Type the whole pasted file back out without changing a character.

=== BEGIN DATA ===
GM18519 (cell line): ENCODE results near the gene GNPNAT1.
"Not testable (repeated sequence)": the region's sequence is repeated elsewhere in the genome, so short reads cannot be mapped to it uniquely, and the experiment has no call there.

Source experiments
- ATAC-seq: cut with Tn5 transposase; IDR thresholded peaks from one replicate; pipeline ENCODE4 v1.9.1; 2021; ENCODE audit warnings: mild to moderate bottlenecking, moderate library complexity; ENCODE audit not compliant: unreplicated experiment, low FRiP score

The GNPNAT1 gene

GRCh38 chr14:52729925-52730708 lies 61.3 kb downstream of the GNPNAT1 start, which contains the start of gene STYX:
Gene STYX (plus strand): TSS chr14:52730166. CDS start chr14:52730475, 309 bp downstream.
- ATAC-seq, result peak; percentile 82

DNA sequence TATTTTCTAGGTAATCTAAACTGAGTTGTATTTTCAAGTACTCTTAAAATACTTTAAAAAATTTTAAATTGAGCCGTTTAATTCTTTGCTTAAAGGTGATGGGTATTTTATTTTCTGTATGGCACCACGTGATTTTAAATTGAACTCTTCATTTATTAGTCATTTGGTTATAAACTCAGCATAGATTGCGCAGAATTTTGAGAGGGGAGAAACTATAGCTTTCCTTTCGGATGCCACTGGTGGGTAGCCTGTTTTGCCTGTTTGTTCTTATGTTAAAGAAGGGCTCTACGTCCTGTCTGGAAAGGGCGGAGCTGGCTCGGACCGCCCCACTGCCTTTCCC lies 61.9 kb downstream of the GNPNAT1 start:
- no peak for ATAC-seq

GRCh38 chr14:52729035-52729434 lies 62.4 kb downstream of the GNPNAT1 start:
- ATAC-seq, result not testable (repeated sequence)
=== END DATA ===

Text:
GM18519 (cell line): ENCODE results near the gene GNPNAT1.
"Not testable (repeated sequence)": the region's sequence is repeated elsewhere in the genome, so short reads cannot be mapped to it uniquely, and the experiment has no call there.

Source experiments
- ATAC-seq: cut with Tn5 transposase; IDR thresholded peaks from one replicate; pipeline ENCODE4 v1.9.1; 2021; ENCODE audit warnings: mild to moderate bottlenecking, moderate library complexity; ENCODE audit not compliant: unreplicated experiment, low FRiP score

The GNPNAT1 gene

GRCh38 chr14:52729925-52730708 lies 61.3 kb downstream of the GNPNAT1 start, which contains the start of gene STYX:
Gene STYX (plus strand): TSS chr14:52730166. CDS start chr14:52730475, 309 bp downstream.
- ATAC-seq, result peak; percentile 82

DNA sequence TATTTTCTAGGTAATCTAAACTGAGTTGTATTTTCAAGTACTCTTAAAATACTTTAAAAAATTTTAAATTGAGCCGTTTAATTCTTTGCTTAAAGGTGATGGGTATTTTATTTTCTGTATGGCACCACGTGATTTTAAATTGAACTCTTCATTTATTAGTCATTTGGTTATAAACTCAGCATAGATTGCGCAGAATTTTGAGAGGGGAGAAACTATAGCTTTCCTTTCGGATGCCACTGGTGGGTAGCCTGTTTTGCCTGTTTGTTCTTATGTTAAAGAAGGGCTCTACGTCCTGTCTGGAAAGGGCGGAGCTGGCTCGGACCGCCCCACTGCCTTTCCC lies 61.9 kb downstream of the GNPNAT1 start:
- no peak for ATAC-seq

GRCh38 chr14:52729035-52729434 lies 62.4 kb downstream of the GNPNAT1 start:
- ATAC-seq, result not testable (repeated sequence)